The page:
Workers Struggles: The Americas
28 July 2015
Chilean bus drivers strike over stalled contract talks
Bus drivers who ply the 24-mile (40-km) route between the Chilean cities of Concepción and Lota began an indefinite strike at midnight July 23. The drivers stopped work to protest the lack of progress in contract talks between their union and management.
The demands of the union include regulation of the frequency of trips, revision of the labor contract and the ability to drive along metropolitan Concepción’s “spinal column,” Los Carrera Avenue. Some 370 buses belonging to six transport lines stopped circulation.
Worker dies during strike at Chilean copper mine
A striking worker died of a heart attack after being shot in the leg by a Chilean police special forces officer while participating in a strike and protest July 24 at a copper mine.
Nelson Quichillao Lopez, 47, was among the striking contract workers at copper giant Codelco’s El Salvador mining complex, located at an altitude of 2,600 meters (8,530 ft.) in the Andes, 1,100 km (683 mi.) north of Santiago. The workers had walked out July 21 to demand that their wages, benefits and conditions be on a par with those of regular workers.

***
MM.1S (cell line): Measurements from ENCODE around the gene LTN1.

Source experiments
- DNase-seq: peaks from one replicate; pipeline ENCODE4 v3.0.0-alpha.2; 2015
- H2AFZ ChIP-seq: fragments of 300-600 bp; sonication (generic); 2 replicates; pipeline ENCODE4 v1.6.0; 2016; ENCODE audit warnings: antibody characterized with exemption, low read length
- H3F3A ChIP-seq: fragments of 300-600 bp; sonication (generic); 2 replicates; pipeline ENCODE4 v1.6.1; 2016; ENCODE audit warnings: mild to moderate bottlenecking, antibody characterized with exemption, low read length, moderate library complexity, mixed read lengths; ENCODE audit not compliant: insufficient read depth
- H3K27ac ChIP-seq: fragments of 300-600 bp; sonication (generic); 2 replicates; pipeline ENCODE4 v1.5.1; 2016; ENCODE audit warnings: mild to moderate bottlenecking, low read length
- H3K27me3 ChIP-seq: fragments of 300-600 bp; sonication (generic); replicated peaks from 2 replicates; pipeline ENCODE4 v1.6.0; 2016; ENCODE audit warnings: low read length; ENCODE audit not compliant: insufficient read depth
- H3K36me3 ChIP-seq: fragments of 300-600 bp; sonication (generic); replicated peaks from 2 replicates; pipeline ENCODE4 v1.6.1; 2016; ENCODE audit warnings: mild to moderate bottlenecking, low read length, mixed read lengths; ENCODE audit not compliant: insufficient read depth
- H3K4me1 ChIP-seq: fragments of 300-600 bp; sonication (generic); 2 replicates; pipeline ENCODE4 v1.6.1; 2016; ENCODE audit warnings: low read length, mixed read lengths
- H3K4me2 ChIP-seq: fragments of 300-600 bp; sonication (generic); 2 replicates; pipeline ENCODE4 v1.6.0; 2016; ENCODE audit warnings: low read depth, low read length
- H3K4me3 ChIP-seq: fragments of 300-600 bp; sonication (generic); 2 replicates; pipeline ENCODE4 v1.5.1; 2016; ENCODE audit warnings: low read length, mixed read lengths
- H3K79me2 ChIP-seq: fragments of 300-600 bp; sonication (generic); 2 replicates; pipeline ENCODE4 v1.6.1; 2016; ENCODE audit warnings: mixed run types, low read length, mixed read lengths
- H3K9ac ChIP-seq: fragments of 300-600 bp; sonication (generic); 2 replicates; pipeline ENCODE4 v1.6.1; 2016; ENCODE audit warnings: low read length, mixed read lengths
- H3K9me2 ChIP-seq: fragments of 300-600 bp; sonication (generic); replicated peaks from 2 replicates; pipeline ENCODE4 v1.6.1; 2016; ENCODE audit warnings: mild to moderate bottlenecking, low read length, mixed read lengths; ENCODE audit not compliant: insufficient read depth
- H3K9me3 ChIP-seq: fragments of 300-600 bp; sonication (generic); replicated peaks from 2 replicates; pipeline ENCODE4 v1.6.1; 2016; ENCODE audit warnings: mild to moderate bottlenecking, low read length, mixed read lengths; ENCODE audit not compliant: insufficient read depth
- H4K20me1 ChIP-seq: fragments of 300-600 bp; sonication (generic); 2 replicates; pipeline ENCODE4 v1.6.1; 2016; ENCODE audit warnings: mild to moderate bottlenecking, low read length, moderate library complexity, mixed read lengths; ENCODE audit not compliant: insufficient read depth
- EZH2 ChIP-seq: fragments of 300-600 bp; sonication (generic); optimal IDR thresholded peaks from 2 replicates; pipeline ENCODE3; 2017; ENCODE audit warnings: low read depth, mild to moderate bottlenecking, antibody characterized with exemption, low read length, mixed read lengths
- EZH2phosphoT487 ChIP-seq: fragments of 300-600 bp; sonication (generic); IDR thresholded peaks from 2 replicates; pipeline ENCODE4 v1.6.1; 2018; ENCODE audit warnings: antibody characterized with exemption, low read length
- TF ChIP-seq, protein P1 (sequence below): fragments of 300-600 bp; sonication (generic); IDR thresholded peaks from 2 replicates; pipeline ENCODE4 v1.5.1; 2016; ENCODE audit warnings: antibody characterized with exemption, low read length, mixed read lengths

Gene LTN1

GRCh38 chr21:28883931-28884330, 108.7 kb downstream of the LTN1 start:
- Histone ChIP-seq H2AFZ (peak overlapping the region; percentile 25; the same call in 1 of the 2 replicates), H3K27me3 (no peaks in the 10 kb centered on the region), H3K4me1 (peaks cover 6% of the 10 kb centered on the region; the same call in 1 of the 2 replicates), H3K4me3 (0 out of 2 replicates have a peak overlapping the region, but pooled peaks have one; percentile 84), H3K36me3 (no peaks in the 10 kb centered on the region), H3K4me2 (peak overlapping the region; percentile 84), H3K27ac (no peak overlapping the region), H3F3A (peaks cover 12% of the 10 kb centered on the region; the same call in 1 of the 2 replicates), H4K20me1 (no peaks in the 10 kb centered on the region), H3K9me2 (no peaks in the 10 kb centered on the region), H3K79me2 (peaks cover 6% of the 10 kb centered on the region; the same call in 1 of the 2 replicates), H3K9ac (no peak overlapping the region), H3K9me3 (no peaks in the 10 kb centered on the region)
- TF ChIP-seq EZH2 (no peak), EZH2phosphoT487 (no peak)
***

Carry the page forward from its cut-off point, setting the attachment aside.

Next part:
At dawn, the police, supposedly in response to workers “using heavy machinery, that was putting the integrity and life of a police officer on the ground at risk,” fired at the workers, hitting Quichillao Lopez in the leg. He suffered cardio respiratory failure and died. Another worker suffered injuries and was taken to a local clinic.
24-hour strike by Brazilian oil workers over planned cutbacks